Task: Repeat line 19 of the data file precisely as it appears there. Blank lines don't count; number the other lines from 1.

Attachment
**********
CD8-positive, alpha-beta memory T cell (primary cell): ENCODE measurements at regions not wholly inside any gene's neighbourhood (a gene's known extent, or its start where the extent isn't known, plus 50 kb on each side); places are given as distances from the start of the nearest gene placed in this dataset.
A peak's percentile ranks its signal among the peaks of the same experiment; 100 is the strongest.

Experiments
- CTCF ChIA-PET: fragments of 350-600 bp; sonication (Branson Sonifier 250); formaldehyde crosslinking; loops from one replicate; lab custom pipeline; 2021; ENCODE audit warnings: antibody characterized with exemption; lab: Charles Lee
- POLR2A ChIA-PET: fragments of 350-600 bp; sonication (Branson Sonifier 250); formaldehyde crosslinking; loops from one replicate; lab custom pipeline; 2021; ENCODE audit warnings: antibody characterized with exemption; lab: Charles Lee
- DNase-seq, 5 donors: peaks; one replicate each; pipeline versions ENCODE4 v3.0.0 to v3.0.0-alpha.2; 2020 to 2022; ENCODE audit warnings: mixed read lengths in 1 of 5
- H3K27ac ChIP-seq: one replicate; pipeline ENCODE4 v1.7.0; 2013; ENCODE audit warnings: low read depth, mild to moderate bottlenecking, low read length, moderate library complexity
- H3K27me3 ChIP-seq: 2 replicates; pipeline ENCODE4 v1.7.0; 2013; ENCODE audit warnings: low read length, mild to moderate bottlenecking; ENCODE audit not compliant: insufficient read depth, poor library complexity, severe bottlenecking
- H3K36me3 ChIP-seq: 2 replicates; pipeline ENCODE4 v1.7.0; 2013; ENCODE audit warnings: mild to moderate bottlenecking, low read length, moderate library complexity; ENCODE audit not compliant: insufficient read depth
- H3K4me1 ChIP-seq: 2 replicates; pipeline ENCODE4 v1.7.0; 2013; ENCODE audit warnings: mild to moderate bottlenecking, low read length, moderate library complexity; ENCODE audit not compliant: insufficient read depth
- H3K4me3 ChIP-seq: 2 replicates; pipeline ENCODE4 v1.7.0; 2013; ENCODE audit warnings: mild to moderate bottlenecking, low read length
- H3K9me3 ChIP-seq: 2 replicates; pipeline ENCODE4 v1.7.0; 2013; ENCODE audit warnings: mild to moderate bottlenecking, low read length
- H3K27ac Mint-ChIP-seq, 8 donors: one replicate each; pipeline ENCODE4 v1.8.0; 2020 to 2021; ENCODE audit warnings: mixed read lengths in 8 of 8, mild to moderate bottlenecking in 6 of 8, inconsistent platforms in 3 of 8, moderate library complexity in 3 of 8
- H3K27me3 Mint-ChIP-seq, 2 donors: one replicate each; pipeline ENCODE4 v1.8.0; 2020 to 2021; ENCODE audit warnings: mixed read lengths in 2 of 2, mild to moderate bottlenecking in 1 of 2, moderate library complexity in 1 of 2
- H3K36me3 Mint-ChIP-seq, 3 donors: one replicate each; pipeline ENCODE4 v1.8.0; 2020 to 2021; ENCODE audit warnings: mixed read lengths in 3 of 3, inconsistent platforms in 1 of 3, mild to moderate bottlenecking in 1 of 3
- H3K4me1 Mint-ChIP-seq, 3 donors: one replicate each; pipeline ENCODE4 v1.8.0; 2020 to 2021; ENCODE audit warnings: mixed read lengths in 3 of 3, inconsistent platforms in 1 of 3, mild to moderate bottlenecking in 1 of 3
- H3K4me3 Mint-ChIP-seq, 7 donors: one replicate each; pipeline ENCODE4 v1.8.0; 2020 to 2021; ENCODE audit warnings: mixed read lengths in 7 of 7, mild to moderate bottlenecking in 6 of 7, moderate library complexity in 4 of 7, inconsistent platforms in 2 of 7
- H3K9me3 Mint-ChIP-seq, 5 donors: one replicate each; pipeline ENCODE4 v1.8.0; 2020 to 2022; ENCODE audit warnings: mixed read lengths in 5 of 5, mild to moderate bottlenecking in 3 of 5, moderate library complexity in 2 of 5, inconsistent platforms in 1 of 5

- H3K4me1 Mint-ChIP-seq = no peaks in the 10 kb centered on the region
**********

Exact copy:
- H3K4me1 Mint-ChIP-seq = no peaks in the 10 kb centered on the region